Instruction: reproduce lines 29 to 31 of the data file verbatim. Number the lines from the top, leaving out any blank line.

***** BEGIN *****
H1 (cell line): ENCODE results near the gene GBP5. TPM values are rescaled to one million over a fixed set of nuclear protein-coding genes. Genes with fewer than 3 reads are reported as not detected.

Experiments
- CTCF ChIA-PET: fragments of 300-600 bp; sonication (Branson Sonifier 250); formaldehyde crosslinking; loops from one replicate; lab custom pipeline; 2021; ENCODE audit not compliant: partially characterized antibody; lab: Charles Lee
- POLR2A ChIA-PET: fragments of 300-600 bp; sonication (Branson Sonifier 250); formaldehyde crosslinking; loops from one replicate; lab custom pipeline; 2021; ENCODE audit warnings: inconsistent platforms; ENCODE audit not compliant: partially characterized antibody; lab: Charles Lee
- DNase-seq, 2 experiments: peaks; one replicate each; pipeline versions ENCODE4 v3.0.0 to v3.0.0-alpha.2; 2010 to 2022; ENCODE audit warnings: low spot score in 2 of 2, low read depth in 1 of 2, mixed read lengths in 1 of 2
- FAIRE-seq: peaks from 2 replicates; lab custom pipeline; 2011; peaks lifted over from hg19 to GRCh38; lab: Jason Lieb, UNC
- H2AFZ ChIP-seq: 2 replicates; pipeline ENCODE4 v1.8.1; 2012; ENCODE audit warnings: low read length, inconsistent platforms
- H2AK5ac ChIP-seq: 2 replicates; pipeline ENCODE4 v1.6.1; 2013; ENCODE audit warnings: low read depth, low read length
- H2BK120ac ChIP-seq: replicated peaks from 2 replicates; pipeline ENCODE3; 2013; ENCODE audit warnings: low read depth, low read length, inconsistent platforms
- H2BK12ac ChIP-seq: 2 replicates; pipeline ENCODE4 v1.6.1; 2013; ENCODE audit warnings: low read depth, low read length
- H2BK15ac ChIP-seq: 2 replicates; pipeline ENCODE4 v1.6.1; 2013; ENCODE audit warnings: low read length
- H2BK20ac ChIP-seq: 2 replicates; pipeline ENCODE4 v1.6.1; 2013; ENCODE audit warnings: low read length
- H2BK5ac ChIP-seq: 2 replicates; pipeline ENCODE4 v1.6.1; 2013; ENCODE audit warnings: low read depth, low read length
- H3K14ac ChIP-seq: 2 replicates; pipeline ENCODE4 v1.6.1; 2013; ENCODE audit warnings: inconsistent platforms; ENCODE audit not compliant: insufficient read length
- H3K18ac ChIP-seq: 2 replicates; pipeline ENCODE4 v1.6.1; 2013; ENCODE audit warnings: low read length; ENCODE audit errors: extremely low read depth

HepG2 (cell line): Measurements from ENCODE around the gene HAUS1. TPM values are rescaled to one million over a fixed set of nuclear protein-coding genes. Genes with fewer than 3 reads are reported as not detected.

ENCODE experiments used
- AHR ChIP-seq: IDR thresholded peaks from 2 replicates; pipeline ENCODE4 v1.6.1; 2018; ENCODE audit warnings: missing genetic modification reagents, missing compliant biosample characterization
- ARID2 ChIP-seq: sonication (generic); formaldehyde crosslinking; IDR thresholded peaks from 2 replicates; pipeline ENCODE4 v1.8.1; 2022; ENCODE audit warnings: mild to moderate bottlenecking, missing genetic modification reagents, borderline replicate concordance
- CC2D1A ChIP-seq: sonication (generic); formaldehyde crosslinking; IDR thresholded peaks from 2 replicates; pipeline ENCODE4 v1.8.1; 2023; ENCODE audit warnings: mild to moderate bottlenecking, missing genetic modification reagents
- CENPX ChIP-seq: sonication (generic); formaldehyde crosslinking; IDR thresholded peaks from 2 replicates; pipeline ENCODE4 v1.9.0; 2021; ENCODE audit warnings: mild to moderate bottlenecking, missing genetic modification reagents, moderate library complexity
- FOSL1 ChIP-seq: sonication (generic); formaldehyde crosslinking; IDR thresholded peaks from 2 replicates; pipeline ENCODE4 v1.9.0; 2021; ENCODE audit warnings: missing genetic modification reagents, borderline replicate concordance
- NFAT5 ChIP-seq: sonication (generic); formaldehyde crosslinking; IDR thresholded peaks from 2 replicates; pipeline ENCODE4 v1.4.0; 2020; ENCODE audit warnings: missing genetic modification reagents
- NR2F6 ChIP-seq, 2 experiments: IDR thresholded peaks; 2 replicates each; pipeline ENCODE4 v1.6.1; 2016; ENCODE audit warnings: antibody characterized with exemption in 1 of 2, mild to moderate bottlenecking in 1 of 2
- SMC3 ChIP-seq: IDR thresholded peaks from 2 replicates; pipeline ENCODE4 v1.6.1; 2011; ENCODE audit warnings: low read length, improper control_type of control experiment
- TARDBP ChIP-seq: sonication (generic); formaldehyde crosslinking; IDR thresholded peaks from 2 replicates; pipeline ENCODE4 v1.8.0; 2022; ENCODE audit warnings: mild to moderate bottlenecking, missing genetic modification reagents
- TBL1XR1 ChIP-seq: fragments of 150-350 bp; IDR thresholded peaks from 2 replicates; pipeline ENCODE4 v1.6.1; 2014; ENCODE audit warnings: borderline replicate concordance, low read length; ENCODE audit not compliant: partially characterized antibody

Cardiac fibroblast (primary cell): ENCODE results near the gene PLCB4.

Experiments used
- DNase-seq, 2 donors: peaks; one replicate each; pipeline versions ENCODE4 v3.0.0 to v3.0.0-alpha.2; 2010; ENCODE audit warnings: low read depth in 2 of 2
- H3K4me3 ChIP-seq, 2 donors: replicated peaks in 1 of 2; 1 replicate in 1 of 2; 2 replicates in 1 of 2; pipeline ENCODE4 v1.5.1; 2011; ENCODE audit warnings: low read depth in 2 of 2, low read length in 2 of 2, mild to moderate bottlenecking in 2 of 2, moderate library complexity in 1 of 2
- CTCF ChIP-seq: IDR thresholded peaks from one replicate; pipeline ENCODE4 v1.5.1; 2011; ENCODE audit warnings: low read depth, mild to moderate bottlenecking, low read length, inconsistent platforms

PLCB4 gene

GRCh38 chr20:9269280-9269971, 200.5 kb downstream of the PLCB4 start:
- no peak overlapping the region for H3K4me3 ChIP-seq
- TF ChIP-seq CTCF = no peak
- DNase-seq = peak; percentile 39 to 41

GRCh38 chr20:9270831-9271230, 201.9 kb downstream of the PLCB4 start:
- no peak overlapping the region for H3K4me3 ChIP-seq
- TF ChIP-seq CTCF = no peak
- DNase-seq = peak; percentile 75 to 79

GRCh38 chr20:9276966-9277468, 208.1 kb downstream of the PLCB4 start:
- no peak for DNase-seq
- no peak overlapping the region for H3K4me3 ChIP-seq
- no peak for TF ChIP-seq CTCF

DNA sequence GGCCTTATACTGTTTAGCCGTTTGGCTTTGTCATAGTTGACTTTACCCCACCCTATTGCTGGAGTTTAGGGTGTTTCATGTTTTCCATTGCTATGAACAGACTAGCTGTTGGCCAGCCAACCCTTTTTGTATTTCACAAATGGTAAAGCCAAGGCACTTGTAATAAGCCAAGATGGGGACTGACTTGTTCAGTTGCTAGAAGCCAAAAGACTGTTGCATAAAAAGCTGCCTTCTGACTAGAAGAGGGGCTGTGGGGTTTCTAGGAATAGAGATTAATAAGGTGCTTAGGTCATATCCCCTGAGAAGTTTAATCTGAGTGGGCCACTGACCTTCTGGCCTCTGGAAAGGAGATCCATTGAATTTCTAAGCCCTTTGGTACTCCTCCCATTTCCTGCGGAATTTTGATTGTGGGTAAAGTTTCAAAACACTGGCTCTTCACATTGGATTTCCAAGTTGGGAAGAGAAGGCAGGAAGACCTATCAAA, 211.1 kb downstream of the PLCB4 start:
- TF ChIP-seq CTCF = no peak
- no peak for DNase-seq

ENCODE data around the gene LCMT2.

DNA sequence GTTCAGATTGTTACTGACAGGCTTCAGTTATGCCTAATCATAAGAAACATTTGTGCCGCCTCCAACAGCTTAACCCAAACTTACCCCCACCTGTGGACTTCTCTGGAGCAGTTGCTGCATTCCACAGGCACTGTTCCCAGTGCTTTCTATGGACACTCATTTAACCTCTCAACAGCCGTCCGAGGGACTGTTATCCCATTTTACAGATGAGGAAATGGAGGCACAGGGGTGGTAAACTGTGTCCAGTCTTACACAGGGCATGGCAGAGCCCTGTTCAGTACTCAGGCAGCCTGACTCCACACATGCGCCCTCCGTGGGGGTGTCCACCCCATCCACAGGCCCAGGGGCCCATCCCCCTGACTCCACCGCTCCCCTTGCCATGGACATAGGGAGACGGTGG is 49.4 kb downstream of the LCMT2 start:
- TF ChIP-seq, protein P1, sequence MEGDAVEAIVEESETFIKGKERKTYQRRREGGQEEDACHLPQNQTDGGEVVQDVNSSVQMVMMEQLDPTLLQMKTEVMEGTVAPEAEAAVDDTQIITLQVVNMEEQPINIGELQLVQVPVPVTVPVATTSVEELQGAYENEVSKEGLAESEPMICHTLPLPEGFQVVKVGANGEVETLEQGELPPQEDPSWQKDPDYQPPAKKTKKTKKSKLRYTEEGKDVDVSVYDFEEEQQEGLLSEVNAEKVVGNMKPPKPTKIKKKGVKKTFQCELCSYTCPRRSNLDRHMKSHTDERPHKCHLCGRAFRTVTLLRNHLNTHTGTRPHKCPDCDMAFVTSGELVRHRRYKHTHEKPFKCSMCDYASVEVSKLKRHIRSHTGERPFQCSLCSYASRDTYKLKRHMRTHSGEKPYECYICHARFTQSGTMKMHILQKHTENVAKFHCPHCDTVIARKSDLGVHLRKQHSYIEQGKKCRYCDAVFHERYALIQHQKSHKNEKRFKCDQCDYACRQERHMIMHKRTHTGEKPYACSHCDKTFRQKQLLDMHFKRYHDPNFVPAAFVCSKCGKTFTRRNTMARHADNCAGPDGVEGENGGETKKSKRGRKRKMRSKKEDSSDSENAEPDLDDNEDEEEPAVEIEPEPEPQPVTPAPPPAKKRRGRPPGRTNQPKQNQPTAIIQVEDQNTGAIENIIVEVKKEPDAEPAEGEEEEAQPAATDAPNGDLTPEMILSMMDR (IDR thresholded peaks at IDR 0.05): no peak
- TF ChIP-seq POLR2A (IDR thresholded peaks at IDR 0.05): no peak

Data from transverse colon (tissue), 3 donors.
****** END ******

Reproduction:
Experiments used
- DNase-seq, 2 donors: peaks; one replicate each; pipeline versions ENCODE4 v3.0.0 to v3.0.0-alpha.2; 2010; ENCODE audit warnings: low read depth in 2 of 2
- H3K4me3 ChIP-seq, 2 donors: replicated peaks in 1 of 2; 1 replicate in 1 of 2; 2 replicates in 1 of 2; pipeline ENCODE4 v1.5.1; 2011; ENCODE audit warnings: low read depth in 2 of 2, low read length in 2 of 2, mild to moderate bottlenecking in 2 of 2, moderate library complexity in 1 of 2